The Chinese Communist Party began early celebrations for the anniversary of allegedly successful lockdowns imposed on millions of people in “heroic” Wuhan, the home city of the Chinese coronavirus, on Saturday, amid a resurgence of the virus in some of the country’s biggest cities, including Beijing, Shanghai, and Hong Kong.
The outbreak, which has seen “de facto” lockdowns in at least 11 regions of the northeast in addition to the Shanghai and Hong Kong actions, began about two weeks after China organized a massive New Year’s Eve party for thousands of people in Wuhan, seen in photos reveling in tightly packed quarters. Public health experts have discouraged mass gatherings in nations where the virus is still circulation, but China nonetheless held the party and compared it favorably to cancellations of similar events in places like New York City.
In January 2020, the Chinese Communist Party — which evidence later revealed had information that indicated the spread of a contagious disease in Wuhan — allowed millions of people to leave the city and travel around the world. Prior to the lockdowns, but amid clear community spread of the virus, the Chinese government attempted to hold the world’s largest banquet, attended by 130,000 people eating family-style and sharing plates and silverware. The mayor of Wuhan, Zhou Xianwang, admitted at the time that 5 million people — almost half the population of the city — left Wuhan before the lockdowns were implemented.
Leaked footage out of Wuhan highlighted the brutality of the lockdowns. Officials appeared to weld doors of homes shut, trapping residents inside. Multiple reports surfaced of individuals with special needs, in some cases children, dying at home because they were not allowed to access medical care for conditions other than coronavirus. Many others committed suicide.
The Chinese government debuted a propaganda film this weekend in Wuhan cinemas, which are currently open, to celebrate the alleged success of the Wuhan lockdown. The film, Days and Nights in Wuhan, “features contributions from 30 filmmakers portraying the suffering and sacrifices made by the city’s 11 million residents, medical staff and front-line workers,” according to the South China Morning Post. The newspaper noted that the Chinese Communist Party is producing at least three documentaries to promote the idea that Wuhan’s handling of the outbreak was efficient and successful.
A study published in March by the University of Southampton’s WorldPop population mapping group found that, had Chinese, and particularly Wuhan, officials properly handled the coronavirus outbreak, they may have prevented as many as 95 percent of coronavirus cases in the country. Chinese officials insisted well into late January 2020 that there was no evidence for human-to-human transmission of the virus, though Taiwanese medical officials had already begun using isolation techniques on patients in late December 2019.
“We wanted to record the journey of battling against the Covid-19 [Chinese coronavirus] epidemic via motion picture. Some of the details, including the intense care, anxious waiting, heartbreaking farewells and hopeful rebirths, might strike a chord with viewers,” director Cao Jinling told Chinese state media.
The Global Times, a Chinese state propaganda outlet, accompanied the debut of the documentary with an extensive profile of several Wuhan “heroes” who effusively praised the government’s lockdown. The Global Times claimed the city’s residents were initially “puzzled” by the outbreak, but ultimately grew fanatical in their support of them after witnessing the alleged failures of the rest of the world, particularly America.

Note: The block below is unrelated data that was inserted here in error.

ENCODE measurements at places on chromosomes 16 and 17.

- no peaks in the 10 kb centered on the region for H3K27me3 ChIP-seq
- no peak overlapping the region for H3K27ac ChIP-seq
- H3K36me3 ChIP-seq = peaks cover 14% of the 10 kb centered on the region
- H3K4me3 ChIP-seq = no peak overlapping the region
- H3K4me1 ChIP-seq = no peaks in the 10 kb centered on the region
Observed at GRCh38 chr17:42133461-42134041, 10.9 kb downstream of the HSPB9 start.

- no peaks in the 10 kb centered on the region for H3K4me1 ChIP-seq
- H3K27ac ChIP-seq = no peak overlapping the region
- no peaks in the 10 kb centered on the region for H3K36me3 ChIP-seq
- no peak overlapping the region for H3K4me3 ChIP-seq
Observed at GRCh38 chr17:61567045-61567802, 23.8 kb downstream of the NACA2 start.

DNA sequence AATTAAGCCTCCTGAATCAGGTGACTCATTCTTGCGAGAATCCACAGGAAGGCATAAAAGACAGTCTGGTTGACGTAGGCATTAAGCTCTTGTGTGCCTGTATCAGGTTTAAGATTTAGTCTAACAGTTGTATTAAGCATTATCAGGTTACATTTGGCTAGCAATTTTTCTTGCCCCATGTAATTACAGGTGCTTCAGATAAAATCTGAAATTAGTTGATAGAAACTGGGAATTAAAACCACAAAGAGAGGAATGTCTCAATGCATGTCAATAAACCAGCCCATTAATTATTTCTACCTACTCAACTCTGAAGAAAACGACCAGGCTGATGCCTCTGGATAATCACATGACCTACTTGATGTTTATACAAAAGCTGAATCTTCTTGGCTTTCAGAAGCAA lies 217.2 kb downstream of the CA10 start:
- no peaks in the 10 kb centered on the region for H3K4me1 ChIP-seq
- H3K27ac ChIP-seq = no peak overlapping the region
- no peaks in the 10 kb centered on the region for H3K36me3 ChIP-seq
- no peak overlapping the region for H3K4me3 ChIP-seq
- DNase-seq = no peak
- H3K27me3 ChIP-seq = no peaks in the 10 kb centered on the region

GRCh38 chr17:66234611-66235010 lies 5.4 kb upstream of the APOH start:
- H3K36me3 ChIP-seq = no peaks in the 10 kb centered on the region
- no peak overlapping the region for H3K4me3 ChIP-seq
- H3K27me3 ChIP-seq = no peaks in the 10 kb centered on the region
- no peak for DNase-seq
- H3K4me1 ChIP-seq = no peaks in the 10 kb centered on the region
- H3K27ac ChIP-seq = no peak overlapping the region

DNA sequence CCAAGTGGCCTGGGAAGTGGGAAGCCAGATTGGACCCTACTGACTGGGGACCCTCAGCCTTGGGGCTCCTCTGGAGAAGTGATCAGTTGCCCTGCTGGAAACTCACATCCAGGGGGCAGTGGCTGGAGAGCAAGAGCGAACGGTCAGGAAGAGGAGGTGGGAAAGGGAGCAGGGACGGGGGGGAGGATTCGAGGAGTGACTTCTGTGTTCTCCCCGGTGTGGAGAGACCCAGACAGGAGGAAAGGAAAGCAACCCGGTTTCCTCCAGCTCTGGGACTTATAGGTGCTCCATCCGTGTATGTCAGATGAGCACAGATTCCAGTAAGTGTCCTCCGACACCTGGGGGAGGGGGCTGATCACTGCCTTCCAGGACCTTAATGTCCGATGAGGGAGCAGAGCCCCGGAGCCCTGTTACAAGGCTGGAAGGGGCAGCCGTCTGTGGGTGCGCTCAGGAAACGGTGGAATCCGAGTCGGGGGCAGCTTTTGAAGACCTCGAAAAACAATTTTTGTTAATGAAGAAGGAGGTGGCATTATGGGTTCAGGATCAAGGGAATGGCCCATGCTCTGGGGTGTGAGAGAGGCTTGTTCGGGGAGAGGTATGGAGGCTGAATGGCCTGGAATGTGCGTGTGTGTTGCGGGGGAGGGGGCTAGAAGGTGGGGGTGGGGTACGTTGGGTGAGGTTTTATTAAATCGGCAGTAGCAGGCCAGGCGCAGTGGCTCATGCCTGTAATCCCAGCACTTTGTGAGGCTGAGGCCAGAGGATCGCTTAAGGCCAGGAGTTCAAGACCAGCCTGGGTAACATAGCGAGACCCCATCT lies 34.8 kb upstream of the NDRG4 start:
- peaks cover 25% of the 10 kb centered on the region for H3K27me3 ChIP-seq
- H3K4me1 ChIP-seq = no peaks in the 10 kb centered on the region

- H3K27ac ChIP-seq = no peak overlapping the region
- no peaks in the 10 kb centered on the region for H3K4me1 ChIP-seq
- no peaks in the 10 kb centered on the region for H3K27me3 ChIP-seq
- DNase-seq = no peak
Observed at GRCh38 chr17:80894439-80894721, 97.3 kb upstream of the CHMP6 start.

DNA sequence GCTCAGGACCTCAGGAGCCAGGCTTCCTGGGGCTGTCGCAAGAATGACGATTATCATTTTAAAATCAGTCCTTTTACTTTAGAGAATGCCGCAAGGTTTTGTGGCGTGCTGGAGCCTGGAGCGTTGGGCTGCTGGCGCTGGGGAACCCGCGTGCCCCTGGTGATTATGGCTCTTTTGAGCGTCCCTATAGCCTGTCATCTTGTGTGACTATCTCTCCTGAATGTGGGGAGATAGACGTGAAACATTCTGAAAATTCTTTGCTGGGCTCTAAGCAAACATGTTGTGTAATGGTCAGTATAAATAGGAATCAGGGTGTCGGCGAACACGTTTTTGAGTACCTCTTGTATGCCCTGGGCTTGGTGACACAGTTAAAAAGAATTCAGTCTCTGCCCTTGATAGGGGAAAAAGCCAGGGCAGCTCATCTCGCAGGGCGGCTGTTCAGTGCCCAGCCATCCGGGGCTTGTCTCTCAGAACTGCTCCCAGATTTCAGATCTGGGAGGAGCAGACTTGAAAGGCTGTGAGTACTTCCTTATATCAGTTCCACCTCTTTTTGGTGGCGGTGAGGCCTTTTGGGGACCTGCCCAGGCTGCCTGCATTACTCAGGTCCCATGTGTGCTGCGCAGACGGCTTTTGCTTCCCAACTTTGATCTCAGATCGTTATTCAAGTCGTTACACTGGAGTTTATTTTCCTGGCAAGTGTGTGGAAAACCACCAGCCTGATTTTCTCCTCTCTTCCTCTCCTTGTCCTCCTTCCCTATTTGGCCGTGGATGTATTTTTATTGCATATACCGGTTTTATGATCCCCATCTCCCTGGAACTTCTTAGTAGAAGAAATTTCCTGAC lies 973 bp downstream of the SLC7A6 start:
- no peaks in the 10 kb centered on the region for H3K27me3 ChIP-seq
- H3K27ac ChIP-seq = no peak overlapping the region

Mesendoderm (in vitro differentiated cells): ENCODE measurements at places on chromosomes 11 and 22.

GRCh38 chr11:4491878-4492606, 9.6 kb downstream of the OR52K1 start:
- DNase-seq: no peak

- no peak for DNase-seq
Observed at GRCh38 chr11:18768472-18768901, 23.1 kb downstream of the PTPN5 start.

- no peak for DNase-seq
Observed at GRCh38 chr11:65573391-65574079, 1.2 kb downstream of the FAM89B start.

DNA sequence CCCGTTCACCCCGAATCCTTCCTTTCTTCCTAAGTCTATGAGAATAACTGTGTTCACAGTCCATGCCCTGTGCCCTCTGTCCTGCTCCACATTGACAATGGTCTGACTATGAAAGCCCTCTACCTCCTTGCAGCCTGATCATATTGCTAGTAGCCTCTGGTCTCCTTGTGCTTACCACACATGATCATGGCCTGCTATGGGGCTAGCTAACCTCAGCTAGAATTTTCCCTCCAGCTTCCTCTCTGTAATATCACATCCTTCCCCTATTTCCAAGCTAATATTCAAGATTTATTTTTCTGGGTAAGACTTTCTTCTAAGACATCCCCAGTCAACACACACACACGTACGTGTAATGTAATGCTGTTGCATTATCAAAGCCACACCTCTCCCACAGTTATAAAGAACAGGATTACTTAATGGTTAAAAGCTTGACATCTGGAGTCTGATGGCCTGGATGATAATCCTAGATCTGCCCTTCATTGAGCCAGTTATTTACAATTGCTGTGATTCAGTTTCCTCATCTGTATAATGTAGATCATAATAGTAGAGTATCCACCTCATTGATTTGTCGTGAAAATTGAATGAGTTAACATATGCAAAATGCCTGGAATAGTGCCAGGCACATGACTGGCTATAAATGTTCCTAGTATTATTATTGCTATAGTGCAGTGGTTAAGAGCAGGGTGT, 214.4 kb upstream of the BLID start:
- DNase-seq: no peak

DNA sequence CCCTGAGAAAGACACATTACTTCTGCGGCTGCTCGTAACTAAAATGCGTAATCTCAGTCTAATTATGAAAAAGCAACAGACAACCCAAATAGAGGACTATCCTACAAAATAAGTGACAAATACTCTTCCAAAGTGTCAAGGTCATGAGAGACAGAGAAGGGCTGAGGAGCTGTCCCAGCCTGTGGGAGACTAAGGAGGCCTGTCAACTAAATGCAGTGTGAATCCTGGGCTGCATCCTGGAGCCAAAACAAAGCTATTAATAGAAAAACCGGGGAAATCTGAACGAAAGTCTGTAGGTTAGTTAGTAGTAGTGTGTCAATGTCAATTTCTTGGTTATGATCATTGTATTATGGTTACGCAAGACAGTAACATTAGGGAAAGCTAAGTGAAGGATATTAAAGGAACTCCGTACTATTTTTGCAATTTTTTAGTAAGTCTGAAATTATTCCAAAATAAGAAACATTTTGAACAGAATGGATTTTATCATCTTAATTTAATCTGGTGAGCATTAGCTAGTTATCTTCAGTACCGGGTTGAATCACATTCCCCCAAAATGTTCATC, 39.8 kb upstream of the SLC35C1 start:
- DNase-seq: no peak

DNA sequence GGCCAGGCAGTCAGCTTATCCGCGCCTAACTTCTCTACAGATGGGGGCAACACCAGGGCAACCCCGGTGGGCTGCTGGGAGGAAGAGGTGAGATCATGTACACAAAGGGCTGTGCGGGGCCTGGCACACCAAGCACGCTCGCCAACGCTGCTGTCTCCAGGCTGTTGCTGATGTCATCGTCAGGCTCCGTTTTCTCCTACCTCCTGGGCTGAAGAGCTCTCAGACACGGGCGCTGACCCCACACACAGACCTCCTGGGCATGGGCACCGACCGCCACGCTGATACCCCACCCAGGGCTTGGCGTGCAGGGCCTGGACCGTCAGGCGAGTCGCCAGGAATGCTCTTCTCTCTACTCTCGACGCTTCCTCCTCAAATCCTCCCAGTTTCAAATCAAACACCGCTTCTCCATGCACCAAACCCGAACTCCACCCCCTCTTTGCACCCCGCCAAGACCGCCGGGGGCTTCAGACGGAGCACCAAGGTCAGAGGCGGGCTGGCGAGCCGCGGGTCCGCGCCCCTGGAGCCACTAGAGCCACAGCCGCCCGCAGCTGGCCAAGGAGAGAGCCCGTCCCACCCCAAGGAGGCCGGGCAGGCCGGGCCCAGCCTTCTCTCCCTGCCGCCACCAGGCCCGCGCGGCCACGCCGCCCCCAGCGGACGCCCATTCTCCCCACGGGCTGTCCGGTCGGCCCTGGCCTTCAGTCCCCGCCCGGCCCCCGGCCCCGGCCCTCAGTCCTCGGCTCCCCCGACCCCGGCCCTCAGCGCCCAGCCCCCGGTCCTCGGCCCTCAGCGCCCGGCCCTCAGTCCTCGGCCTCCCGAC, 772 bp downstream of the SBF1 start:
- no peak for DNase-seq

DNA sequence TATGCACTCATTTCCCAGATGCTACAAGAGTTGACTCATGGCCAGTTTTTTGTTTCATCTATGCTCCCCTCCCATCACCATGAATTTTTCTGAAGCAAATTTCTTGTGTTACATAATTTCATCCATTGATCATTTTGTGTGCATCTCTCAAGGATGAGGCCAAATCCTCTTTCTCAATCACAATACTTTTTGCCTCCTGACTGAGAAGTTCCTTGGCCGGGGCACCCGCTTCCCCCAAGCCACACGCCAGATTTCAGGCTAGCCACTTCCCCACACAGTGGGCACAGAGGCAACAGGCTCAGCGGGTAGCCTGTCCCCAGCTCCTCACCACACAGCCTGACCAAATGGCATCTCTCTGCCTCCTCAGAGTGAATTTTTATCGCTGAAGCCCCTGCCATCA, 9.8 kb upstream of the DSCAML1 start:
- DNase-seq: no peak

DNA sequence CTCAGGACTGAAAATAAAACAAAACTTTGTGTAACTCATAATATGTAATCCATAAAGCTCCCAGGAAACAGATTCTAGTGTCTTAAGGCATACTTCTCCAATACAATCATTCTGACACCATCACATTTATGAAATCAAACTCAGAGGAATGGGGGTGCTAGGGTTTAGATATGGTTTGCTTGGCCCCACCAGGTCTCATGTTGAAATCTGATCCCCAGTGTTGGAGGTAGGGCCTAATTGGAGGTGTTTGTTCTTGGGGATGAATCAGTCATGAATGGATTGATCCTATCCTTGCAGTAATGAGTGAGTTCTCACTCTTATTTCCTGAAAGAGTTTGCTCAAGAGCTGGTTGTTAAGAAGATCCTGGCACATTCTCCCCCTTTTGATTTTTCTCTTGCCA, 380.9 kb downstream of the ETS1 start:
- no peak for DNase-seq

“When the city returned to bustling normal life in April, and Western countries, one by one, faced a more severe onslaught of the coronavirus, many Wuhan people, initially puzzled by their government’s decision to seal off the city, became staunch supporters of the decision,” the Times claimed. “The decision that has little parallel in modern society initially puzzled many locals, who soon turned into firm supporters of the strict management after seeing the city bounce back fast from its COVID-19 swoon while some Western countries, one-by-one, dragged their feet into coronavirus lulls.”
The Global Times claimed that China was “bouncing back fastest and strongest from the pandemic” as opposed to “countries like the US, which have been through several rounds of lockdowns” and continue to see cases of Chinese coronavirus.
“Those Western countries have no right to lambast Wuhan, with itself being dragged with high daily records. What are these ‘human rights’ they are always talking about? Keeping people alive is the most import part of human rights,” one of the alleged Wuhan residents, identified as “Chen,” is quoted as saying.
The Global Times piece did not mention the current nationwide outbreak of Chinese coronavirus ravaging China. In mid-January 2021, the Times itself reported that at least 11 regions in the northeast of the country had launched “de facto” lockdowns. Hebei province, which surrounds Beijing, is experiencing one of the most severe outbreaks in the country, alongside the northeastern provinces of Heilongjiang and Jilin. Beijing itself is significantly limiting residents’ movements. Elsewhere, in Shanxi province, west of Beijing, authorities have begun preparing for another coronavirus surge.
This week, Shanghai began locking down densely populated neighborhoods to prevent the further spread of the virus. The formerly autonomous city of Hong Kong also appears to be preparing for major lockdowns in several neighborhoods that would trap tens of thousands of residents, the largest lockdown in the city since the outbreak began.